- Evidence of sufficient funds or resources to cover living expenses should be included with the extension application.
Impact Of Denial Of Extension Application On Validity Of B-1 Visa
- Denial of the extension of status request does not invalidate the I-94 card if it is still valid and there is still time remaining in the current term of stay. In such cases, the I-94 still controls and departure must take place before it expires.
- If the application for extension is denied after the previously approved stay has expired (even if the extension application was filed on time), the applicant will be considered “out of status” as of the date the original period of stay expired. The applicant should depart the United States immediately so as to avoid accumulating excessive unlawful stay and/or presence. Also, any nonimmigrant visa in the passport granted in connection with the classification becomes void. Once the visa is void, a new visa application must be submitted at a U.S. consulate in the home country.
- The period of time between the expiration of the I-94 and the date of the denial of the timely filed extension of status application is a period of stay authorized by the Attorney General. If you have timely filed an extension application, you have to leave no later than the date of the denial decision, in order for your visa not to be canceled.
- Departure from the U.S. while the properly filed non-frivolous extension of status application is pending is considered abandonment of the application. The period of time until the departure is considered a period of stay authorized by the Attorney General. It is important to keep a copy of the extension application and more importantly, the I-797 Notice of Action, Receipt Notice as evidence of the extension of status filing. This is especially important upon a subsequent trip to the U.S. or when applying for another visa as the receipt notice will serve as proof that the applicant did not overstay on that particular visit to the U.S.
- If the B-1 visa is cancelled, a new visa will only be granted if the applicant can satisfactorily explain any period of overstay and provide ample evidence of non-immigrant intent. A waiver may be required if any period of overstay exceeded 180 days, particularly in cases involving a Motion to Reopen or Appeal.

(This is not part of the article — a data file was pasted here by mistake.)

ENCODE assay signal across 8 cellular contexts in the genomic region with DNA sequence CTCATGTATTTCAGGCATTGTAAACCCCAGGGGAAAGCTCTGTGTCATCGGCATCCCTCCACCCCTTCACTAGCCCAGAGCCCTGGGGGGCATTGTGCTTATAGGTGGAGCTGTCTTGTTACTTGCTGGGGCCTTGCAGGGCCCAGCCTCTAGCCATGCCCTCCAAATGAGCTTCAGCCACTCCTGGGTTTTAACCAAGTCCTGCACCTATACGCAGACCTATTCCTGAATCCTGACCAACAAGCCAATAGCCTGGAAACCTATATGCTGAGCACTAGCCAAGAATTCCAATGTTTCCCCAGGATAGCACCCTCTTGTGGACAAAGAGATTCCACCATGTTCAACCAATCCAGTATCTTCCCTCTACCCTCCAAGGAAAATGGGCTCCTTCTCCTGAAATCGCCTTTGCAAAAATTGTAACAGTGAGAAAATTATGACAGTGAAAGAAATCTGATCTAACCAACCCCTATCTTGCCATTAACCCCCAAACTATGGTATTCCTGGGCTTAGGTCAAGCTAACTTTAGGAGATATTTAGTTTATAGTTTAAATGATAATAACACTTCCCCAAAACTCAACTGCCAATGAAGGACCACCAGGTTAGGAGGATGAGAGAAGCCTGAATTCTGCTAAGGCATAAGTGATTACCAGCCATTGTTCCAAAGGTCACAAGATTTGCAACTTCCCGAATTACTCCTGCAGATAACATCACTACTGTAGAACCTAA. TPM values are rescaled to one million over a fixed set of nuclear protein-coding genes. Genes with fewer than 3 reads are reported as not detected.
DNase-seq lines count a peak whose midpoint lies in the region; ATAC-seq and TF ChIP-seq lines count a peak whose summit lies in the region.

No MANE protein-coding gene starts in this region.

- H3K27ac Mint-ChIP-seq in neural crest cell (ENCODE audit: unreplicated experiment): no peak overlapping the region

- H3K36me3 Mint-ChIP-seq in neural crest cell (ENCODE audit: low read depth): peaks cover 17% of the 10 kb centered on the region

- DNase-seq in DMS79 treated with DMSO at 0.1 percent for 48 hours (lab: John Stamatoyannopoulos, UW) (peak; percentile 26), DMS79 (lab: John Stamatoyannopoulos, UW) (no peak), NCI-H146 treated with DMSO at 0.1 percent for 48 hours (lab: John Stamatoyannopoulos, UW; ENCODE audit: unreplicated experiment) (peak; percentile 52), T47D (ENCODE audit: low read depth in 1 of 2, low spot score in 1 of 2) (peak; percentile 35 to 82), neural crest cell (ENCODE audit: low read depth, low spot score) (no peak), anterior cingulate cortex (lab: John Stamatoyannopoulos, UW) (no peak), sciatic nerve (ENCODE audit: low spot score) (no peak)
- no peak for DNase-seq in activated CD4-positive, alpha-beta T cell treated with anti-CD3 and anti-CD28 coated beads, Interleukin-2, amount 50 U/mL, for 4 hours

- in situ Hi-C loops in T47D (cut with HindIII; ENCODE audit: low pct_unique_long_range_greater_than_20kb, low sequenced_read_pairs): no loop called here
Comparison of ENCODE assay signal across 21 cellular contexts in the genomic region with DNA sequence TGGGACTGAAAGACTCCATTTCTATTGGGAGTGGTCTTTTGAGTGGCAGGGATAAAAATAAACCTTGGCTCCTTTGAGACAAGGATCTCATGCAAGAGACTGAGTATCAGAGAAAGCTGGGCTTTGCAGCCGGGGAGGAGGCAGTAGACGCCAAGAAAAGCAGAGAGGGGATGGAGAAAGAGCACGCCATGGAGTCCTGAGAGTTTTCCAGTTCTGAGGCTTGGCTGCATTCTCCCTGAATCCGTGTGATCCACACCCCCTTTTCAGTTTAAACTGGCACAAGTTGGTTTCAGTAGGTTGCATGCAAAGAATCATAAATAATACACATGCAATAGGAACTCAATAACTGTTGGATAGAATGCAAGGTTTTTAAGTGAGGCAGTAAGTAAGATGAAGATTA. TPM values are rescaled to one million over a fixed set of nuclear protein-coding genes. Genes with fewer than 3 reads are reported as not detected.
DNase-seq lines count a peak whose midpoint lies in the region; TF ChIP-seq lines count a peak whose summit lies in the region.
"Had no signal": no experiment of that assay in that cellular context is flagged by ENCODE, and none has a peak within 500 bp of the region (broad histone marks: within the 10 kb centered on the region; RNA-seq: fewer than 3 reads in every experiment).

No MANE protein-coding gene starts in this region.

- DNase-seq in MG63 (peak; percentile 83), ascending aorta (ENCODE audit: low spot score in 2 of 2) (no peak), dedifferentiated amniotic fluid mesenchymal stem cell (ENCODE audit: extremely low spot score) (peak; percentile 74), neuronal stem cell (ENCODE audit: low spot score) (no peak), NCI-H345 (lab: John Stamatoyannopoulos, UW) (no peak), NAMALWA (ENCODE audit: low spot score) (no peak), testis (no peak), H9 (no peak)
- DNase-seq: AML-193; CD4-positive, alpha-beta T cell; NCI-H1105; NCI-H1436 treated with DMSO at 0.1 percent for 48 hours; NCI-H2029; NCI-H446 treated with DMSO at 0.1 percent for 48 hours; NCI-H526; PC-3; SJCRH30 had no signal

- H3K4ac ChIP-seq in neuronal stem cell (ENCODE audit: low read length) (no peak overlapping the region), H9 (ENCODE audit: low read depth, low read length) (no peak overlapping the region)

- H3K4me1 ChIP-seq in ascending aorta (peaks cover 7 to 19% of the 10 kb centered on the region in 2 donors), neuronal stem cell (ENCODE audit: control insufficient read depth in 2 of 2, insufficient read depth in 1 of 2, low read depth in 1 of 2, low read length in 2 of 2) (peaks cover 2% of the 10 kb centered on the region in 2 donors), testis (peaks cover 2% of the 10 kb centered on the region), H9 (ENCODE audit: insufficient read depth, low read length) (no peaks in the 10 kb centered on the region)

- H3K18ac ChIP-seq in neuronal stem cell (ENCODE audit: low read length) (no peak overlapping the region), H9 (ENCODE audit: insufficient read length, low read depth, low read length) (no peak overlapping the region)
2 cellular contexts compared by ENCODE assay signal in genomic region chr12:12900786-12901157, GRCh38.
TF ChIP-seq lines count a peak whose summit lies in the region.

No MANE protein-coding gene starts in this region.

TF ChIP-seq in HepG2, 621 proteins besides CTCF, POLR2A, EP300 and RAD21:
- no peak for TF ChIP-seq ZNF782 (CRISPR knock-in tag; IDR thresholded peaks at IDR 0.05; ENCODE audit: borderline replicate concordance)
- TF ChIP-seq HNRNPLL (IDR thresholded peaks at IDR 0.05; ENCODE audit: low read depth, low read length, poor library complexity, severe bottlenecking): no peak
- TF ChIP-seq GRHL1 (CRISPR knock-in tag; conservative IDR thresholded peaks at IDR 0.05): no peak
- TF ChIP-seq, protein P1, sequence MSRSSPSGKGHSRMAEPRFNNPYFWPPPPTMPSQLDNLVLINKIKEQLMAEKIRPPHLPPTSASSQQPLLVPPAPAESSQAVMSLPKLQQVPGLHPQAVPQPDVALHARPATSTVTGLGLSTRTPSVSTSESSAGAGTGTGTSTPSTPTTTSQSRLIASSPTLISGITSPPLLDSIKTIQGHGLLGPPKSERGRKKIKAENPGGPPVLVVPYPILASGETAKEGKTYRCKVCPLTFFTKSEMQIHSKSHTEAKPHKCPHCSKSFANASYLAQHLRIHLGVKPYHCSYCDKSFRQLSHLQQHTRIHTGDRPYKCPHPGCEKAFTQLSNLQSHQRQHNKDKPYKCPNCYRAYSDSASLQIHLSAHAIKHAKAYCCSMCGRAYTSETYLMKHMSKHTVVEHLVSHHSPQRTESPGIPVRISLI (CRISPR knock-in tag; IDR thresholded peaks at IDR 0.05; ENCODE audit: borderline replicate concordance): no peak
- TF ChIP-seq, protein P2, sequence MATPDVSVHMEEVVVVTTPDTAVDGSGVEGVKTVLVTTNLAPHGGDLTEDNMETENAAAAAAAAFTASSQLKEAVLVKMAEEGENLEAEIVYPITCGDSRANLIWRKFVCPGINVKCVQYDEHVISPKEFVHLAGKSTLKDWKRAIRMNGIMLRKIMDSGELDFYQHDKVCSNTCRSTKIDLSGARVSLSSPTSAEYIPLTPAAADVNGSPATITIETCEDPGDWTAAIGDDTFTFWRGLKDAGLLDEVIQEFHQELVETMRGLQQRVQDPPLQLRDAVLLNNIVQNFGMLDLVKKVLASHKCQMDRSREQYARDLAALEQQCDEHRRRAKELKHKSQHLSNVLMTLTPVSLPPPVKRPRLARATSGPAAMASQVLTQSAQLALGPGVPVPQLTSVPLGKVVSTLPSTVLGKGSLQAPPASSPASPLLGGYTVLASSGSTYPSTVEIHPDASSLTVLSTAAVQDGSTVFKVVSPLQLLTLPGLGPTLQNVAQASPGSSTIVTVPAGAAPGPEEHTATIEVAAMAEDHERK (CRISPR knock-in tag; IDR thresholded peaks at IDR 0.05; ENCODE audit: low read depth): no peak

Circumstances Not Advisable For Seeking a B-1 Visa Extension
Before deciding to apply for a B-1 visa extension, there should be a bona fide reason for doing so. Here are some reasons not to extend the B-1 business visitor visa:
- Getting Married: Getting married in the U.S. to a U.S. citizen is not a bona fide reason to extend business visitor visa status. Appling for the immigrant visa is preferable to extending the B-1 visa. Even if there are no plans to actually live in U.S., citing a future marriage ceremony to seek an extension may be seen as an excuse to extend one’s stay and is usually not granted.
- Enrolling in School: Consider obtaining an F-1 visa or submit an application for Change of Status to F-1 when enrolling in a full time educational program. B-1 business visitors are not authorized to enroll in full-time study. Furthermore, the intent of a B-1 business visitor to come to the U.S. should not be to enroll in full-time study in the U.S.
- Taking Up Employment: The B-1 visa/status allows individuals to engage in certain limited business activities in the U.S. The B-1 visa does not allow for productive employment in the U.S., including salaried work for a employer and services for hire on an independent basis. If an employment opportunity arises during the B-1 visit, consider a change of status to the appropriate work visa, if eligible.
As seen above, the decision to file for a B-1 visa extension and when to file is best taken based on the nature and purpose for which the extension is sought as well as the status and validity period of the controlling I-94. Unplanned extension applications have the possibility of resulting in a determination of unlawful presence and cancellation of the B-1 visa as well as other serious repercussions. An extension of stay denial cannot be appealed (motion to reopen can be filed). Considering the adverse impacts a denial could have on future requests for admission into the U.S., it is advisable that an immigration attorney be consulted once the need for an extension of stay is identified.
Keeping in view the array of things to be considered before filing for an extension, Shaun and his employer decided to consult an experienced immigration attorney to explore all suitable options that may be available to them in their current situation and take an informed decision.
If you have any questions about what steps you should take in your particular situation, consult a VisaPro immigration attorney. We will be happy to guide you through the process.
The above article is brought to you by “VisaPro.com”. VisaPro’s US Immigration Lawyer Services include B-1 Visa, H-1B, L-1, E-2, Adjustment of Status, Green Card, and over 100 Immigration Serices.
Visit VisaPro regularly for updates and the latest immigration news at http://www.visapro.com/news